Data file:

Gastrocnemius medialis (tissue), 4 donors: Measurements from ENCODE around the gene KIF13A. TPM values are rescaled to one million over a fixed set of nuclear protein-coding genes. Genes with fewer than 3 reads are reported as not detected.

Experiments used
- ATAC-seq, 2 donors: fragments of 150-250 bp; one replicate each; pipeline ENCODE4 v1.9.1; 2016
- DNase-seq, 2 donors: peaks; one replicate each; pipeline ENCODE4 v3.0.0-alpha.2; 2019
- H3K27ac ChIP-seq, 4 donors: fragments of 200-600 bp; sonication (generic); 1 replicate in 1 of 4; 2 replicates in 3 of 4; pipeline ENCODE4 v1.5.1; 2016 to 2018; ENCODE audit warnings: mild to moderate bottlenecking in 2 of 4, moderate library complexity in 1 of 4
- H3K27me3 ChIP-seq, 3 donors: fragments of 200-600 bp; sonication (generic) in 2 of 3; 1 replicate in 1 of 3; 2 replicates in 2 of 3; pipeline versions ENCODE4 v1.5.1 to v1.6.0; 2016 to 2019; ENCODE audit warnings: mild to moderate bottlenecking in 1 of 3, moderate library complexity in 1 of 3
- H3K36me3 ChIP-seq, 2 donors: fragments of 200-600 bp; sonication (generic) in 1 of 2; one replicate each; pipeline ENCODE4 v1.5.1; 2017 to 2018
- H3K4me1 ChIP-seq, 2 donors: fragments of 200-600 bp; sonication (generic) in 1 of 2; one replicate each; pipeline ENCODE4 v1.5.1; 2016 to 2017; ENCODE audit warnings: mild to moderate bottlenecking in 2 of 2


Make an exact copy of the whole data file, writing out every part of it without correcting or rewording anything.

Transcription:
Gastrocnemius medialis (tissue), 4 donors: Measurements from ENCODE around the gene KIF13A. TPM values are rescaled to one million over a fixed set of nuclear protein-coding genes. Genes with fewer than 3 reads are reported as not detected.

Experiments used
- ATAC-seq, 2 donors: fragments of 150-250 bp; one replicate each; pipeline ENCODE4 v1.9.1; 2016
- DNase-seq, 2 donors: peaks; one replicate each; pipeline ENCODE4 v3.0.0-alpha.2; 2019
- H3K27ac ChIP-seq, 4 donors: fragments of 200-600 bp; sonication (generic); 1 replicate in 1 of 4; 2 replicates in 3 of 4; pipeline ENCODE4 v1.5.1; 2016 to 2018; ENCODE audit warnings: mild to moderate bottlenecking in 2 of 4, moderate library complexity in 1 of 4
- H3K27me3 ChIP-seq, 3 donors: fragments of 200-600 bp; sonication (generic) in 2 of 3; 1 replicate in 1 of 3; 2 replicates in 2 of 3; pipeline versions ENCODE4 v1.5.1 to v1.6.0; 2016 to 2019; ENCODE audit warnings: mild to moderate bottlenecking in 1 of 3, moderate library complexity in 1 of 3
- H3K36me3 ChIP-seq, 2 donors: fragments of 200-600 bp; sonication (generic) in 1 of 2; one replicate each; pipeline ENCODE4 v1.5.1; 2017 to 2018
- H3K4me1 ChIP-seq, 2 donors: fragments of 200-600 bp; sonication (generic) in 1 of 2; one replicate each; pipeline ENCODE4 v1.5.1; 2016 to 2017; ENCODE audit warnings: mild to moderate bottlenecking in 2 of 2